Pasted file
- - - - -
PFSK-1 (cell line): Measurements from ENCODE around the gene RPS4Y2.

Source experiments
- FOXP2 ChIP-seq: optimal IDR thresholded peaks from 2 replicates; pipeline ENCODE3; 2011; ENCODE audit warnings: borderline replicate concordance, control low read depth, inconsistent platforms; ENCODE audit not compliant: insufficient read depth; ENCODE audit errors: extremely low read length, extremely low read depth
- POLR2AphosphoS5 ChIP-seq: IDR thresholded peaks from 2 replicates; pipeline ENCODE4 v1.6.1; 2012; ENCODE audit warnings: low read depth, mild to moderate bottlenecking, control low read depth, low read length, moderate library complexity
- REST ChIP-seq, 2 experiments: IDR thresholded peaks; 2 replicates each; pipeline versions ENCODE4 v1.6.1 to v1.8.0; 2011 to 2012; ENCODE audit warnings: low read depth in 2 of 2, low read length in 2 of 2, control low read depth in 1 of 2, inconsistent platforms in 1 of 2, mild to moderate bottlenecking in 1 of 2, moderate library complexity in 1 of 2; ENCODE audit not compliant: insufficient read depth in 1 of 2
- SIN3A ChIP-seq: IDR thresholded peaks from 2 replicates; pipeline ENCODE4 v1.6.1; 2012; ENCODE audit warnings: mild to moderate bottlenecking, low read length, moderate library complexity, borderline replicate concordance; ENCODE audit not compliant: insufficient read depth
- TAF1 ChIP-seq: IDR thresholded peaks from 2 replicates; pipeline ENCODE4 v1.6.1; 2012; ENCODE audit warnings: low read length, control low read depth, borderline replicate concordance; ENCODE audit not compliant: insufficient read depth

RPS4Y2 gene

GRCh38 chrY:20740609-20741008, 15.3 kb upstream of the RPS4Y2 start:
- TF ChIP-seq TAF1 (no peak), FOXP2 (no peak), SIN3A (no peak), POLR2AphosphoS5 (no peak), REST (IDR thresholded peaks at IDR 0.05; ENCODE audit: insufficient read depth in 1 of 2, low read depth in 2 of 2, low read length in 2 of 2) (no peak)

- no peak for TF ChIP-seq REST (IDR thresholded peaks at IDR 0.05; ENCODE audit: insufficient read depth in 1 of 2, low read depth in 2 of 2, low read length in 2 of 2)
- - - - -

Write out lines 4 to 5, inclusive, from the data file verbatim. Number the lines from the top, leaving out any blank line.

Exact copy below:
- POLR2AphosphoS5 ChIP-seq: IDR thresholded peaks from 2 replicates; pipeline ENCODE4 v1.6.1; 2012; ENCODE audit warnings: low read depth, mild to moderate bottlenecking, control low read depth, low read length, moderate library complexity
- REST ChIP-seq, 2 experiments: IDR thresholded peaks; 2 replicates each; pipeline versions ENCODE4 v1.6.1 to v1.8.0; 2011 to 2012; ENCODE audit warnings: low read depth in 2 of 2, low read length in 2 of 2, control low read depth in 1 of 2, inconsistent platforms in 1 of 2, mild to moderate bottlenecking in 1 of 2, moderate library complexity in 1 of 2; ENCODE audit not compliant: insufficient read depth in 1 of 2